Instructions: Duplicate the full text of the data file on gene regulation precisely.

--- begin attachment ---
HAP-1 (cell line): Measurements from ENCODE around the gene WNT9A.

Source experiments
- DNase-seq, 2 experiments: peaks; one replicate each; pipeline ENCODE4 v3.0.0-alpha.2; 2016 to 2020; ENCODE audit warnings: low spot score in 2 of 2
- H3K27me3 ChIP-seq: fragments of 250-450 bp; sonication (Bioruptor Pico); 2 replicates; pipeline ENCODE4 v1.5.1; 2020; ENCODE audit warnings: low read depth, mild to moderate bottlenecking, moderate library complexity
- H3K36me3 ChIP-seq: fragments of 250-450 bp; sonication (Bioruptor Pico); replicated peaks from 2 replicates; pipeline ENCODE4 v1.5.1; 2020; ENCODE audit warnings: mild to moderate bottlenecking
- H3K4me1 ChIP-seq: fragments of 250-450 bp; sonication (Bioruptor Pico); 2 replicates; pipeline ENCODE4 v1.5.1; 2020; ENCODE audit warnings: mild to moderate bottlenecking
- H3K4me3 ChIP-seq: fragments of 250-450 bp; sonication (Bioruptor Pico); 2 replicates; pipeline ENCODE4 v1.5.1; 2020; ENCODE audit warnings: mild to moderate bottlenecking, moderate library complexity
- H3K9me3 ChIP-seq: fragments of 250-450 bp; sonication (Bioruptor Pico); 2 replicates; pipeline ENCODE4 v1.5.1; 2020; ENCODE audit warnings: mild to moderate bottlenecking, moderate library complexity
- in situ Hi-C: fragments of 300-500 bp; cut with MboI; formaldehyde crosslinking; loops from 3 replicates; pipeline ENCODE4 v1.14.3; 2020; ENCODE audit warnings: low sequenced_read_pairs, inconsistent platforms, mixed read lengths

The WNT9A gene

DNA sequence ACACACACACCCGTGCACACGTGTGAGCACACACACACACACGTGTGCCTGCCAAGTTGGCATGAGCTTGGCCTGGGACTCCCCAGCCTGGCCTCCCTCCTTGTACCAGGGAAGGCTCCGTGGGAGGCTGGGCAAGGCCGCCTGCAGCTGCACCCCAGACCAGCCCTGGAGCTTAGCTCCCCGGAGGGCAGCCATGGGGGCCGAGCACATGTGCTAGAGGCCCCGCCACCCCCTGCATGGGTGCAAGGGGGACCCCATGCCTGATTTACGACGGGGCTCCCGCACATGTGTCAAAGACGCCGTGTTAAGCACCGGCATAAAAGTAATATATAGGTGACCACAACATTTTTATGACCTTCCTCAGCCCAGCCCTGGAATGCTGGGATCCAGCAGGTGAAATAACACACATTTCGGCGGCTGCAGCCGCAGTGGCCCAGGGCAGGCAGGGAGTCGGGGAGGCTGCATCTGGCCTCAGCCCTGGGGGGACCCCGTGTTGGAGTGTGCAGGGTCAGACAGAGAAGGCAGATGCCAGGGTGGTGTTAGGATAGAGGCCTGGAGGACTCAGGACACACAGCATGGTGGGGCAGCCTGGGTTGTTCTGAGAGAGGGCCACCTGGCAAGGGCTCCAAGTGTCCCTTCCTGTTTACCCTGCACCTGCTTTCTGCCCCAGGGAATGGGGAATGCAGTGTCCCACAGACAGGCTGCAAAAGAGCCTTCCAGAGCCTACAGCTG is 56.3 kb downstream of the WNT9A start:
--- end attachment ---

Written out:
HAP-1 (cell line): Measurements from ENCODE around the gene WNT9A.

Source experiments
- DNase-seq, 2 experiments: peaks; one replicate each; pipeline ENCODE4 v3.0.0-alpha.2; 2016 to 2020; ENCODE audit warnings: low spot score in 2 of 2
- H3K27me3 ChIP-seq: fragments of 250-450 bp; sonication (Bioruptor Pico); 2 replicates; pipeline ENCODE4 v1.5.1; 2020; ENCODE audit warnings: low read depth, mild to moderate bottlenecking, moderate library complexity
- H3K36me3 ChIP-seq: fragments of 250-450 bp; sonication (Bioruptor Pico); replicated peaks from 2 replicates; pipeline ENCODE4 v1.5.1; 2020; ENCODE audit warnings: mild to moderate bottlenecking
- H3K4me1 ChIP-seq: fragments of 250-450 bp; sonication (Bioruptor Pico); 2 replicates; pipeline ENCODE4 v1.5.1; 2020; ENCODE audit warnings: mild to moderate bottlenecking
- H3K4me3 ChIP-seq: fragments of 250-450 bp; sonication (Bioruptor Pico); 2 replicates; pipeline ENCODE4 v1.5.1; 2020; ENCODE audit warnings: mild to moderate bottlenecking, moderate library complexity
- H3K9me3 ChIP-seq: fragments of 250-450 bp; sonication (Bioruptor Pico); 2 replicates; pipeline ENCODE4 v1.5.1; 2020; ENCODE audit warnings: mild to moderate bottlenecking, moderate library complexity
- in situ Hi-C: fragments of 300-500 bp; cut with MboI; formaldehyde crosslinking; loops from 3 replicates; pipeline ENCODE4 v1.14.3; 2020; ENCODE audit warnings: low sequenced_read_pairs, inconsistent platforms, mixed read lengths

The WNT9A gene

DNA sequence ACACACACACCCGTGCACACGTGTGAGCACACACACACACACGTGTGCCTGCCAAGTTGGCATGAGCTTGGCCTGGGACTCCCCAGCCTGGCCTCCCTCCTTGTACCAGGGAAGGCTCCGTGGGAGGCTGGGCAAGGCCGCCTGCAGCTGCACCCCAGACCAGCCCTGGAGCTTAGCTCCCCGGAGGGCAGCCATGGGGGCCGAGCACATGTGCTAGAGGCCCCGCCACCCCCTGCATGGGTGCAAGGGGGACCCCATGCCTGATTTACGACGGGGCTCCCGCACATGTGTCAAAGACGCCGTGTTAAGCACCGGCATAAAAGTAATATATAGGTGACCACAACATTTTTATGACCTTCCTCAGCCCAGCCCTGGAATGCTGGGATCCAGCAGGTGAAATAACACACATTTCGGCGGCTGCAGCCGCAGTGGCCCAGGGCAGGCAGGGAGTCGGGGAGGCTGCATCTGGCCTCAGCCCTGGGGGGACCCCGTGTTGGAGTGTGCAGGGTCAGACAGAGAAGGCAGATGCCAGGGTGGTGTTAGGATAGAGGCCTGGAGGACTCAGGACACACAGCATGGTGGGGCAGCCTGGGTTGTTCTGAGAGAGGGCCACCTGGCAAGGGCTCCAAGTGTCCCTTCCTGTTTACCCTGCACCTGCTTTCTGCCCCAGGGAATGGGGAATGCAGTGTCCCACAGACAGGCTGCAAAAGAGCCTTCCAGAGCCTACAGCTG is 56.3 kb downstream of the WNT9A start: